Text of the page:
With new data showing increased lending by eurozone banks, the European Central Bank might decide not to increase its monetary stimulus program for the time being. But generally, the outlook remains rather bleak.
New data compiled by the European Central Bank (ECB) have provided a glimmer of hope that the ongoing bond-buying program is finally having some effect. The ECB's latest quarterlybank lending survey
showed commercial banks were increasingly vying for customers by easing credit standards for loans to enterprises in the eurozone.
In the quarter from July to September, "net demand for loans to enterprises increased," the ECB said.
"Net demand for housing loans continued to increase due to the low level of interest rates and the housing market prospects," the bank added.
With interest rates hovering near zero, the ECB in March decided to spend 60 billion euros ($68 billion) on bonds every month, in a bid to make more money available for jump-starting the sluggish economy. Scheduled to run until September next year, the quantitative easing (QE) program has a total volume of 1.1 trillion euros.
But despite this flood of money, inflation in the eurozone has remained well below the ECB's target of just below 2 percent. In September, consumer prices even dropped by 0.1 percent. Likewise, gross domestic product (GDP) has remained low, and the ECB lowered its growth forecasts for the eurozone to 1.4 percent this year.
Given the meager results, central bank watchers have been expecting the ECB to expand its ultra-loose monetary policy. ECB bossMario Draghi
himself has said the "size, composition and duration" of the program could be adjusted, if necessary. But given the increased lending activity by commercial banks, the ECB's Governing Council is unlikely to make that decision in its meeting on October 22.
The QE program was "well calibrated" and did not need to be adjusted, Governing Council member Christian Noyer said.
"They're trying to back the market away from thinking there's going to be another easing announcement", a senior trader at an international bank in London was quoted as saying in a Reuters report.
But a loosening of credit standards by commercial banks is in itself not a sign of economic recovery.
"If you ask the central bankers how quantitative easing actually gets through to the real economy, you get some pretty fuzzy answers, and it's not clear that it really does" said Lord Adair Turner in a presentation at theGlobal Economic Symposium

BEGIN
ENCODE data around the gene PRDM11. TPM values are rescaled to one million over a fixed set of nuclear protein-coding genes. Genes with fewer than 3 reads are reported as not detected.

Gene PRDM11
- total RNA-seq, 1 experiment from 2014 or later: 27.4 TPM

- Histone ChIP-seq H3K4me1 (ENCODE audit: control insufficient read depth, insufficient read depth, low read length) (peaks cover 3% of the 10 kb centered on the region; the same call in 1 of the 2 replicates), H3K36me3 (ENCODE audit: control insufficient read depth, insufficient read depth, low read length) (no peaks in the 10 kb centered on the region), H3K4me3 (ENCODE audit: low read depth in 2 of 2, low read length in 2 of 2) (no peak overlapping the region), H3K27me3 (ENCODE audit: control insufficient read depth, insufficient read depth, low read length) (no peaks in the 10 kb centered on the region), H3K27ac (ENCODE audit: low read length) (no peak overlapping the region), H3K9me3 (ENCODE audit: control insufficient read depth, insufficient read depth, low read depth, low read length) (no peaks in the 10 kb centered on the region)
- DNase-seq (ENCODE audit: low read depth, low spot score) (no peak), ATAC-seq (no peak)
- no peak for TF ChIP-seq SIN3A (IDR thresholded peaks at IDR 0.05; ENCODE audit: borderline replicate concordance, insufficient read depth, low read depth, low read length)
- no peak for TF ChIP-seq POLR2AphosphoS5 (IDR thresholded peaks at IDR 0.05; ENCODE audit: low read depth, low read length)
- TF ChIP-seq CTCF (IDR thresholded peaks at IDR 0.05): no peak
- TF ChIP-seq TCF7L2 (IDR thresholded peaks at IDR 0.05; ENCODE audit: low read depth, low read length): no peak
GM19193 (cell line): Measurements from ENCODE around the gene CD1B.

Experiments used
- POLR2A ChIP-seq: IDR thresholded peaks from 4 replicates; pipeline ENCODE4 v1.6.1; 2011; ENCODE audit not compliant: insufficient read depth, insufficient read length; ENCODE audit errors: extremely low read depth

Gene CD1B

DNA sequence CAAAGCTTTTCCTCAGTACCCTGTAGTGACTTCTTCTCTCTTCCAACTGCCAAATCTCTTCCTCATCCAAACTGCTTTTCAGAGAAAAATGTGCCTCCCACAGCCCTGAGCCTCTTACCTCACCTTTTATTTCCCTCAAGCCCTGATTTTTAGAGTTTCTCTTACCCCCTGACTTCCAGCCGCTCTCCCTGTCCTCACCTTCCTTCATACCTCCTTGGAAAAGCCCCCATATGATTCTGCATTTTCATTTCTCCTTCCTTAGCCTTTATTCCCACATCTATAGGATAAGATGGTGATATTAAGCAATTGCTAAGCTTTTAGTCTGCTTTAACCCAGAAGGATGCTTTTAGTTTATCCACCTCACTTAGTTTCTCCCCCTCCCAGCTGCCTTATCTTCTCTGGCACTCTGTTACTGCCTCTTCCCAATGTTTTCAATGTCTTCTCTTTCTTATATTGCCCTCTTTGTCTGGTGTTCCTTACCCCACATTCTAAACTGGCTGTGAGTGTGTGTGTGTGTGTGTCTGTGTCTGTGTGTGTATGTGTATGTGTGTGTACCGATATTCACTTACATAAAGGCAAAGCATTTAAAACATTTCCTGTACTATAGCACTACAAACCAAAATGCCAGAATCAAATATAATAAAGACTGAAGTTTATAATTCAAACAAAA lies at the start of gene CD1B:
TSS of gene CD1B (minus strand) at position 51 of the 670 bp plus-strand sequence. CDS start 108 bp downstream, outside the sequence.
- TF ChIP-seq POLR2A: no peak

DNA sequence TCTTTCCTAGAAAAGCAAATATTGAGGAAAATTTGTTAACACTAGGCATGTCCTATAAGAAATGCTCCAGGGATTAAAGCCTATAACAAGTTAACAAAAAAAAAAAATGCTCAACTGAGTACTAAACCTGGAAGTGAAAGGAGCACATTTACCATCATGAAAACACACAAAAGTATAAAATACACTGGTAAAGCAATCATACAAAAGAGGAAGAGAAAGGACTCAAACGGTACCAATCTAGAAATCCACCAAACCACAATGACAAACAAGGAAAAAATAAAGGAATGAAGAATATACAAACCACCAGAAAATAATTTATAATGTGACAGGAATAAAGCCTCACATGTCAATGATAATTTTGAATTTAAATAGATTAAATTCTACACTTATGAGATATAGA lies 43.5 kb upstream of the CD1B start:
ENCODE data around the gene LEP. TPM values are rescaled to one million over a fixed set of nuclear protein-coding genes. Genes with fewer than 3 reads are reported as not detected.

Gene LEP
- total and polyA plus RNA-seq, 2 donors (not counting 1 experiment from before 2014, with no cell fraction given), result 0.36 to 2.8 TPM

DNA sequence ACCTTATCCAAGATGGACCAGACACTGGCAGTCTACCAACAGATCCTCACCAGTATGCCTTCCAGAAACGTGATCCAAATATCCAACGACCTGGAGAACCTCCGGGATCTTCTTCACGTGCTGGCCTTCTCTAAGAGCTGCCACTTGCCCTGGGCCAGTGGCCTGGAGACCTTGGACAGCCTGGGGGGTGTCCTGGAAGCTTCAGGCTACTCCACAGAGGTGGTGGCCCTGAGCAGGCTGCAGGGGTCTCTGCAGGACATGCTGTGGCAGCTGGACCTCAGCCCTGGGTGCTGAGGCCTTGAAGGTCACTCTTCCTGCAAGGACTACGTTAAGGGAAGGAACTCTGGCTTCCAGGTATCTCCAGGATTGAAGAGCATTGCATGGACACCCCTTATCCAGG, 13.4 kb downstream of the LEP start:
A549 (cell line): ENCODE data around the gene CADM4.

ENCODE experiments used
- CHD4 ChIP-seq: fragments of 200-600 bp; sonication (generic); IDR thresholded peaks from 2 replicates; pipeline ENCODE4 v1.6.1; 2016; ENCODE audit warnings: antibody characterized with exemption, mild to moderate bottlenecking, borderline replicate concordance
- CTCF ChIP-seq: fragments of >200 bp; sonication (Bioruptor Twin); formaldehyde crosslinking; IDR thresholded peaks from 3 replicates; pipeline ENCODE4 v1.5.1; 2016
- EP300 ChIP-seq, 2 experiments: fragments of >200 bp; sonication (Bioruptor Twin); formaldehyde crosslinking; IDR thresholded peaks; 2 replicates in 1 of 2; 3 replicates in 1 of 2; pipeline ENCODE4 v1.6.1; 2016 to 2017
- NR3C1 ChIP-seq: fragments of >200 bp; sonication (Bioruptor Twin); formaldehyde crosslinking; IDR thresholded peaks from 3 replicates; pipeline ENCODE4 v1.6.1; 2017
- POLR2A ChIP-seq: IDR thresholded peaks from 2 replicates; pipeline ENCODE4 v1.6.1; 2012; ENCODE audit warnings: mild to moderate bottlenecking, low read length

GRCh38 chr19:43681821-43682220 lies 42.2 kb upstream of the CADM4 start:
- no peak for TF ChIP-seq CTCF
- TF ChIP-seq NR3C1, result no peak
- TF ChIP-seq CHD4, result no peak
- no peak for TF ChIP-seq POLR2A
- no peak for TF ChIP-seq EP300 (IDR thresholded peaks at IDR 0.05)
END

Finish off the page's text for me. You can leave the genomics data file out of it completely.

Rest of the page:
in Kiel, Germany.
"And ironically, it will ultimately only work if it restimulates the growth of private credit - which got us into this mess in the first place."
Turner headed the Financial Services Authority, Britain's main banking regulator, from 2008 to 2013. After that, he joined the Institute for New Economic Thinking, a non-profit think tank based in New York.
In his new book called "Between Debt and the Devil. Money, Credit, and Fixing Global Finance," Turner argues there is a huge overhang ofprivate
debt, burdening advanced economies and slowing recovery.
"Seven years after the crisis, GDP per capita in the eurozone is still below the pre-crisis peak. in the UK, it's only just above. In the US, it is above, but 10-15 percent below of where it would have been on the pre-crisis trend."
QE programs by central banks, Turner argues, do little to increase investment in new ventures, but instead drive up the price of existing assets, mostly real estate. "Quantitative easing has been good for the rich, and ultra-easy monetary policy thus exacerbates the inequality," he writes.
The devil's way out?
Is there a way out of this dilemma? There is, Turner believes, but it involves breaking a taboo: "I suggest there are some circumstances in which central banks should print money, give it to the government and fund fiscal deficits."
Turner does acknowledge the political danger "that having tasted that medicine, it will appear so sweet and so costless that we will use it in excess", and points to examples like Simbabwe or Germany's Weimar Republic, which drowned in hyper-inflation.
But he is convinced that printing money can be calibrated to just the right amount, and then stopped. And he said the most famous argument that money printing can be justified in some circumstances "was not made by some mad, out of control, inflation-loving Socialist" - but by conservative economist Milton Friedman.
While money printing is already difficult to get right in countries with one government and one central bank, it becomes virtually impossible in the eurozone.
"We simple don't have the degree of trust between the different countries to be able to use a tool that is much easier to use in a single polity with one fiscal authority and one monetary authority."
Unless they achieve greater political integration, Turner argues, Europeans are heading for a situation that is worse than Japan's, which has been suffering from stagnation and deflation for almost 20 years now.
"With Europe's growth year after year as slow as Japan's, with our immigration flows, without our imperfect ability to make sure our ethnic minorities are integrated, with our high levels of youth unemployment - I think we are playing with fire."